A rare phenomenon occurred on Wednesday afternoon. At the same time that the moon was particularly close to earth (perigee), there was also a total eclipse of the moon.
Moon eclipse occurs when the sun, the earth and the moon are in line. Wednesday’s eclipse, however, is special as the moon was unusually close to the Earth, at only 360.172 kilometers away.
In addition, this was the second full moon within the same calendar month, which is referred to as a “blue moon”, astrophysicist Knut Jørgen Røed Ødegaard and science adviser Anne Mette Sannes write on the website astroevents.
A total eclipse of such a moon occurred last on March 31, 1866.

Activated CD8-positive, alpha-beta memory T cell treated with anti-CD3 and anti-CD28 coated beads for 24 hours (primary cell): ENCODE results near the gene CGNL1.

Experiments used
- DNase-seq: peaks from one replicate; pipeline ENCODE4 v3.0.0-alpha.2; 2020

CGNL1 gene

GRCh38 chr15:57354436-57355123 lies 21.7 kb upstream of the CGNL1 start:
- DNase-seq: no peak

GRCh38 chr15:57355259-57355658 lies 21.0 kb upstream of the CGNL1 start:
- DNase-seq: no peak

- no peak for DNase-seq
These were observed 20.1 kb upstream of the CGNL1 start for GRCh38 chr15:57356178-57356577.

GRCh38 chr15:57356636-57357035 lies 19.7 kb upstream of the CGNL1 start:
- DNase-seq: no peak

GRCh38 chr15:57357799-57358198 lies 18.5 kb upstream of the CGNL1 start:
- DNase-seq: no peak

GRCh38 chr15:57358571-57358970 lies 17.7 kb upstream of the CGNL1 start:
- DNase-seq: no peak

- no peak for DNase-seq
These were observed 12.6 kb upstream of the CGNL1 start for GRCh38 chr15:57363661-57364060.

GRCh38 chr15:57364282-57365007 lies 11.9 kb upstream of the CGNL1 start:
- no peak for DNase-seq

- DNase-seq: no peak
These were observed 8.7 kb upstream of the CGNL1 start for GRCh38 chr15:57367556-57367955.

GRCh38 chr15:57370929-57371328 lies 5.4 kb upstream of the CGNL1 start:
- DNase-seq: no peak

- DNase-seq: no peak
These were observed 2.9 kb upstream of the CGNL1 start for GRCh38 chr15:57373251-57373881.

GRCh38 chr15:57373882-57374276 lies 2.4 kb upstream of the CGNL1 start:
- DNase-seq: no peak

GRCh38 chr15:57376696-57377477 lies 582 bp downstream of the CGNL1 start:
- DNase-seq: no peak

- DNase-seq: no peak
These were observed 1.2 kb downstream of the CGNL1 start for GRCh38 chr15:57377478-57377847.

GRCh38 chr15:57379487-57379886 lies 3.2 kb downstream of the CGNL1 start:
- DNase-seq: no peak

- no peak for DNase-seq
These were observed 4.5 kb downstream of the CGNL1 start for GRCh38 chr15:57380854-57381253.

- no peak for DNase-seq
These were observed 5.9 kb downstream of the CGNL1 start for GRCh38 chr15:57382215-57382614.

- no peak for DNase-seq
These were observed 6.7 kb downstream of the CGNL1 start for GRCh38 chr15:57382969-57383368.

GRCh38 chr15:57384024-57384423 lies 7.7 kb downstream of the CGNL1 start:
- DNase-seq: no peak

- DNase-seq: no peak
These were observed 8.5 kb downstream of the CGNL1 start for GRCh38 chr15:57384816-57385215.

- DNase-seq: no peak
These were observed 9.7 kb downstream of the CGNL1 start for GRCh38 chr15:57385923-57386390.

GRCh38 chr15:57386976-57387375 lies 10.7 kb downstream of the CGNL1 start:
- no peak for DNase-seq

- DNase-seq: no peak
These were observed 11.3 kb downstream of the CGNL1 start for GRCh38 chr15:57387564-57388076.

A special red glow occurs when the moon is darkened. In Norway, the phenomenon could only be seen in the north of the country this time of year.
The last time a super-moon eclipse took place was September 28, 2015. The next super-moon eclipse will occur in 2033, but will not be visible from Norway. Plus the moon will not be as close to earth as it was this year.
© NTB Scanpix / Norway Today